To study the energy of a simple harmonic oscillator, we first consider all the forms of energy it can have We know from Hooke’s Law: Stress and Strain Revisited that the energy stored in the deformation of a simple harmonic oscillator is a form of potential energy given by:

Because a simple harmonic oscillator has no dissipative forces, the other important form of energy is kinetic energy $\text{KE}$. Conservation of energy for these two forms is:

or

This statement of conservation of energy is valid for *all* simple harmonic oscillators, including ones where the gravitational force plays a role

Namely, for a simple pendulum we replace the velocity with $v=\mathrm{L\omega}$, the spring constant with $k=\text{mg}/L$, and the displacement term with $x=\mathrm{L\theta}$. Thus

In the case of undamped simple harmonic motion, the energy oscillates back and forth between kinetic and potential, going completely from one to the other as the system oscillates. So for the simple example of an object on a frictionless surface attached to a spring, as shown again in [link], the motion starts with all of the energy stored in the spring. As the object starts to move, the elastic potential energy is converted to kinetic energy, becoming entirely kinetic energy at the equilibrium position. It is then converted back into elastic potential energy by the spring, the velocity becomes zero when the kinetic energy is completely converted, and so on. This concept provides extra insight here and in later applications of simple harmonic motion, such as alternating current circuits.

The conservation of energy principle can be used to derive an expression for velocity $v$. If we start our simple harmonic motion with zero velocity and maximum displacement ($x=X$), then the total energy is

This total energy is constant and is shifted back and forth between kinetic energy and potential energy, at most times being shared by each. The conservation of energy for this system in equation form is thus:

Solving this equation for *$v$* yields:

Manipulating this expression algebraically gives:

and so

where

From this expression, we see that the velocity is a maximum (${v}_{\text{max}}$) at $x=0$, as stated earlier in $v\left(t\right)=-{v}_{\text{max}}\phantom{\rule{0.25em}{0ex}}\text{sin}\phantom{\rule{0.25em}{0ex}}\frac{\mathrm{2\pi}t}{T}$*.* Notice that the maximum velocity depends on three factors. Maximum velocity is directly proportional to amplitude. As you might guess, the greater the maximum displacement the greater the maximum velocity. Maximum velocity is also greater for stiffer systems, because they exert greater force for the same displacement. This observation is seen in the expression for ${v}_{\text{max}};$ it is proportional to the square root of the force constant $k$. Finally, the maximum velocity is smaller for objects that have larger masses, because the maximum velocity is inversely proportional to the square root of $m$. For a given force, objects that have large masses accelerate more slowly.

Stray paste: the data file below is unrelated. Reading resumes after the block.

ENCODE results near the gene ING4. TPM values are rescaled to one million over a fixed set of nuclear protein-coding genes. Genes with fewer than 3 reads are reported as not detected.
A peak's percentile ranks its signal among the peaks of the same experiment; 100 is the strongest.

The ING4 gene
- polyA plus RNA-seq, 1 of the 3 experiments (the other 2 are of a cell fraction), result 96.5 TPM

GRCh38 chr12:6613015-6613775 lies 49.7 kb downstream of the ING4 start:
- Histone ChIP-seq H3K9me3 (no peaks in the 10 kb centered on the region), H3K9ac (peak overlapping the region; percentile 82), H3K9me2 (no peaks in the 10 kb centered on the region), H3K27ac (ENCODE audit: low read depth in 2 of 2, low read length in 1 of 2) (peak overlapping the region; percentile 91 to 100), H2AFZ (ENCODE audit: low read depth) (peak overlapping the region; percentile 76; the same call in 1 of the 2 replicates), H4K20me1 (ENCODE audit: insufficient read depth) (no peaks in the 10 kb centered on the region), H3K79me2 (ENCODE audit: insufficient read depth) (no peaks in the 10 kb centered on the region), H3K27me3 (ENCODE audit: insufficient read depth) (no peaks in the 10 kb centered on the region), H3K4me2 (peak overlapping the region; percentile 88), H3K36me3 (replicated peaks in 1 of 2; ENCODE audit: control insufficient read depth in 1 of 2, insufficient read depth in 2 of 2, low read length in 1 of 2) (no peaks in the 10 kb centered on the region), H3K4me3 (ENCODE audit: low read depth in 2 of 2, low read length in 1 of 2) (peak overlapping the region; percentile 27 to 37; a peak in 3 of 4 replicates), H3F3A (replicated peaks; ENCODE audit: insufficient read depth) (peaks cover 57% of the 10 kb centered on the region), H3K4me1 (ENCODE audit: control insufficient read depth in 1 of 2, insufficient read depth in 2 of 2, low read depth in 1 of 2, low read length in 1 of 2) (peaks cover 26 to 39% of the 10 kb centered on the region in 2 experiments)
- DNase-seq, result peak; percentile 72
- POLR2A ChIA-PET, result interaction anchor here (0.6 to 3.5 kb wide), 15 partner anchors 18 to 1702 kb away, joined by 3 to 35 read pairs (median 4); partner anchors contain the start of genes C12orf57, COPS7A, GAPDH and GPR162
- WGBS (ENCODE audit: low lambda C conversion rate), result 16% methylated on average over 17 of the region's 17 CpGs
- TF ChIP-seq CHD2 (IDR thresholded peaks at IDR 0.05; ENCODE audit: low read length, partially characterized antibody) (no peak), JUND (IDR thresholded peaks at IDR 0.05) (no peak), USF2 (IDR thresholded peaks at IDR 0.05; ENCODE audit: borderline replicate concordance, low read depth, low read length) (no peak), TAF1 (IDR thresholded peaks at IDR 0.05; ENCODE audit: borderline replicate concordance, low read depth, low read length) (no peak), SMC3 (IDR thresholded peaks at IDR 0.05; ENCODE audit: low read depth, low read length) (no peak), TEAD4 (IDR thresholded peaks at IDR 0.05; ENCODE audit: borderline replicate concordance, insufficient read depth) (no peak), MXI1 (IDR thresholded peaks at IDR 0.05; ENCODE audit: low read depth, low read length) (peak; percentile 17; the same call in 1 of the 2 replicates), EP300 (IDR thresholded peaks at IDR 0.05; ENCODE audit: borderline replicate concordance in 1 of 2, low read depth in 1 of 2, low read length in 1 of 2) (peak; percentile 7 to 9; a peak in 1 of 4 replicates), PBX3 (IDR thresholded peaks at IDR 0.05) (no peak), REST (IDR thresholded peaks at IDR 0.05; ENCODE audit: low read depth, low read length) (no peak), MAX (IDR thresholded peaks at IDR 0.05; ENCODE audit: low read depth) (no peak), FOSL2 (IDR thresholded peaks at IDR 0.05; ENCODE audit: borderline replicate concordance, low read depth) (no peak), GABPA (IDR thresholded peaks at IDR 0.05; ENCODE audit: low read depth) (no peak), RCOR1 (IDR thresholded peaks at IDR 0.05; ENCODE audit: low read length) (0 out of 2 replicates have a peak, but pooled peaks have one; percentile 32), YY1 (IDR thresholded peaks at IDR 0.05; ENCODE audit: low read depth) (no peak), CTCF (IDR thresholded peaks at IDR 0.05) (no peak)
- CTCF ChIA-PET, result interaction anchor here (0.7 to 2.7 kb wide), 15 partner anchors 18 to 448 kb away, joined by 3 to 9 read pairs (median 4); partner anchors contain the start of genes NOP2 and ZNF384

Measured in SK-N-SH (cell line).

A similar calculation for the simple pendulum produces a similar result, namely:

Suppose that a car is 900 kg and has a suspension system that has a force constant $k=6\text{.}\text{53}\times {\text{10}}^{4}\phantom{\rule{0.25em}{0ex}}\text{N/m}$. The car hits a bump and bounces with an amplitude of 0.100 m. What is its maximum vertical velocity if you assume no damping occurs?

**Strategy**

We can use the expression for ${v}_{\text{max}}$ given in ${v}_{\text{max}}=\sqrt{\frac{k}{m}}X$ to determine the maximum vertical velocity. The variables $m$ and $k$ are given in the problem statement, and the maximum displacement $X$ is 0.100 m.

**Solution**

- Identify known.
- Substitute known values into ${v}_{\text{max}}=\sqrt{\frac{k}{m}}X$:
${v}_{\text{max}}=\sqrt{\frac{6\text{.}\text{53}\times {\text{10}}^{4}\phantom{\rule{0.25em}{0ex}}\text{N/m}}{\text{900}\phantom{\rule{0.25em}{0ex}}\text{kg}}}\mathrm{(0}\text{.}\text{100}\phantom{\rule{0.25em}{0ex}}\text{m)}.$
- Calculate to find ${v}_{\text{max}}\text{= 0.852 m/s}.$

**Discussion**

This answer seems reasonable for a bouncing car. There are other ways to use conservation of energy to find ${v}_{\text{max}}$. We could use it directly, as was done in the example featured in Hooke’s Law: Stress and Strain Revisited.

The small vertical displacement $y$ of an oscillating simple pendulum, starting from its equilibrium position, is given as

where $a$ is the amplitude, $\omega $ is the angular velocity and $t$ is the time taken. Substituting $\omega =\frac{\mathrm{2\pi}}{T}$, we have

Thus, the displacement of pendulum is a function of time as shown above.

Also the velocity of the pendulum is given by

so the motion of the pendulum is a function of time.

# Section Summary

- Energy in the simple harmonic oscillator is shared between elastic potential energy and kinetic energy, with the total being constant:
$\frac{1}{2}{\text{mv}}^{2}+\frac{1}{2}{\text{kx}}^{2}=\text{constant.}$
- Maximum velocity depends on three factors: it is directly proportional to amplitude, it is greater for stiffer systems, and it is smaller for objects that have larger masses:
${v}_{\text{max}}=\sqrt{\frac{k}{m}}X.$

# Conceptual Questions

Explain in terms of energy how dissipative forces such as friction reduce the amplitude of a harmonic oscillator. Also explain how a driving mechanism can compensate. (A pendulum clock is such a system.)

# Problems & Exercises

The length of nylon rope from which a mountain climber is suspended has a force constant of $1\text{.}\text{40}\times {\text{10}}^{4}\phantom{\rule{0.25em}{0ex}}\text{N/m}$.

(a) What is the frequency at which he bounces, given his mass plus and the mass of his equipment are 90.0 kg?

(b) How much would this rope stretch to break the climber’s fall if he free-falls 2.00 m before the rope runs out of slack? Hint: Use conservation of energy.

(c) Repeat both parts of this problem in the situation where twice this length of nylon rope is used.

(a) $\text{1.99 Hz}$

(b) 50.2 cm

(c) 1.41 Hz, 0.710 m

**Engineering Application**